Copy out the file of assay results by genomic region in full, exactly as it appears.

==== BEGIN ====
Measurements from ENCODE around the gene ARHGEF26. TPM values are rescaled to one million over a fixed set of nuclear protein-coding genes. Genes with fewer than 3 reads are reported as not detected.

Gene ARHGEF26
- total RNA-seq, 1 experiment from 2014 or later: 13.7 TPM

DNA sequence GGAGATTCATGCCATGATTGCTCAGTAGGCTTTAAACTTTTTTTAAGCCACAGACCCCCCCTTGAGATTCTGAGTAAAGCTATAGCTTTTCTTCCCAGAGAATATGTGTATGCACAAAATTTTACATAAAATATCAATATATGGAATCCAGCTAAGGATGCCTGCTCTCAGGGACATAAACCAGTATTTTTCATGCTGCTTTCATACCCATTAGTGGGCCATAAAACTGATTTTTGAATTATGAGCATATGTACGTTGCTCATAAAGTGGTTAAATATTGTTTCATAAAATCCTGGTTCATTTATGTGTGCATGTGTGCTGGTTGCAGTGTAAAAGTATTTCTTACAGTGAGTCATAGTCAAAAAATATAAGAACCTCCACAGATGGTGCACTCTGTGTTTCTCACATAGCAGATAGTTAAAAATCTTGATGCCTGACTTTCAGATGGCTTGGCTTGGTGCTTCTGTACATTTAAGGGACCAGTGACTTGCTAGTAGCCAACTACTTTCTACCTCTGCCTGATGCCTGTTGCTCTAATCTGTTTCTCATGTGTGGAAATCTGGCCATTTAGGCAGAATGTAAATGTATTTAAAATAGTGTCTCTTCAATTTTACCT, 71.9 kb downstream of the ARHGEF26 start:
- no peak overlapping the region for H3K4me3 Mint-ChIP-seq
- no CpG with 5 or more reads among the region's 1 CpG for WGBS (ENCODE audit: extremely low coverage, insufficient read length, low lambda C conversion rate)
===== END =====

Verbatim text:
Measurements from ENCODE around the gene ARHGEF26. TPM values are rescaled to one million over a fixed set of nuclear protein-coding genes. Genes with fewer than 3 reads are reported as not detected.

Gene ARHGEF26
- total RNA-seq, 1 experiment from 2014 or later: 13.7 TPM

DNA sequence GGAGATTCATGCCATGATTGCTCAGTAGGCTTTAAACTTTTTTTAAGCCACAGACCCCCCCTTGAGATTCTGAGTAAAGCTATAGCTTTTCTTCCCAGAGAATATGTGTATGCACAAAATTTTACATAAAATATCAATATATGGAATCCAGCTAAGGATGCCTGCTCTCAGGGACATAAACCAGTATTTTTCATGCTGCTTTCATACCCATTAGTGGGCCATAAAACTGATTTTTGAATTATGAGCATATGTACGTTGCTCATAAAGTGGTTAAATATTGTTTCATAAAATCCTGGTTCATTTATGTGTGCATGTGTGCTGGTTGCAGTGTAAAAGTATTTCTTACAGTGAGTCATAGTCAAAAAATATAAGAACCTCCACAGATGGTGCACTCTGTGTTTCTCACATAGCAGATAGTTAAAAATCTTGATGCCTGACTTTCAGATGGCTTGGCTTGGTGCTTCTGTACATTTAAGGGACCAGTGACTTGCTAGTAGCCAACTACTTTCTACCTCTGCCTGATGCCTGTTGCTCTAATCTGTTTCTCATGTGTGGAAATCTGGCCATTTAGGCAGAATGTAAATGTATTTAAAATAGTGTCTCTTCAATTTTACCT, 71.9 kb downstream of the ARHGEF26 start:
- no peak overlapping the region for H3K4me3 Mint-ChIP-seq
- no CpG with 5 or more reads among the region's 1 CpG for WGBS (ENCODE audit: extremely low coverage, insufficient read length, low lambda C conversion rate)